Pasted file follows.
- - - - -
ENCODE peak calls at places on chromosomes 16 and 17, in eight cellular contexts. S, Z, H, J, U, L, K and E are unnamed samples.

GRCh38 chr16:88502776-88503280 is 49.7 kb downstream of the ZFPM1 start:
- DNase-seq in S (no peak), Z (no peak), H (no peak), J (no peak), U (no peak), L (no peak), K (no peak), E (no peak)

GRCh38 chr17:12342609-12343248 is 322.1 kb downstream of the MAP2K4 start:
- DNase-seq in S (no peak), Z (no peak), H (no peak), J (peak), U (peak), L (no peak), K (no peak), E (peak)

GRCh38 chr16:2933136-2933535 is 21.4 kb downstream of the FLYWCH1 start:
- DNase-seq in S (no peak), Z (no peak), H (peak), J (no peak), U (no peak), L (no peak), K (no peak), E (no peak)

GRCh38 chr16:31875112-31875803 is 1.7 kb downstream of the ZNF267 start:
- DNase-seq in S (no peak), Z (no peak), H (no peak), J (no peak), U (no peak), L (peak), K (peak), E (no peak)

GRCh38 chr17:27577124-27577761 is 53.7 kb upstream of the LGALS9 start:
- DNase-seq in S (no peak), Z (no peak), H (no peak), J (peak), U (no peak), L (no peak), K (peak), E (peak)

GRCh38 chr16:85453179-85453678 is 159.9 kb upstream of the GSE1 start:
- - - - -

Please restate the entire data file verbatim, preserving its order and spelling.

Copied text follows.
ENCODE peak calls at places on chromosomes 16 and 17, in eight cellular contexts. S, Z, H, J, U, L, K and E are unnamed samples.

GRCh38 chr16:88502776-88503280 is 49.7 kb downstream of the ZFPM1 start:
- DNase-seq in S (no peak), Z (no peak), H (no peak), J (no peak), U (no peak), L (no peak), K (no peak), E (no peak)

GRCh38 chr17:12342609-12343248 is 322.1 kb downstream of the MAP2K4 start:
- DNase-seq in S (no peak), Z (no peak), H (no peak), J (peak), U (peak), L (no peak), K (no peak), E (peak)

GRCh38 chr16:2933136-2933535 is 21.4 kb downstream of the FLYWCH1 start:
- DNase-seq in S (no peak), Z (no peak), H (peak), J (no peak), U (no peak), L (no peak), K (no peak), E (no peak)

GRCh38 chr16:31875112-31875803 is 1.7 kb downstream of the ZNF267 start:
- DNase-seq in S (no peak), Z (no peak), H (no peak), J (no peak), U (no peak), L (peak), K (peak), E (no peak)

GRCh38 chr17:27577124-27577761 is 53.7 kb upstream of the LGALS9 start:
- DNase-seq in S (no peak), Z (no peak), H (no peak), J (peak), U (no peak), L (no peak), K (peak), E (peak)

GRCh38 chr16:85453179-85453678 is 159.9 kb upstream of the GSE1 start: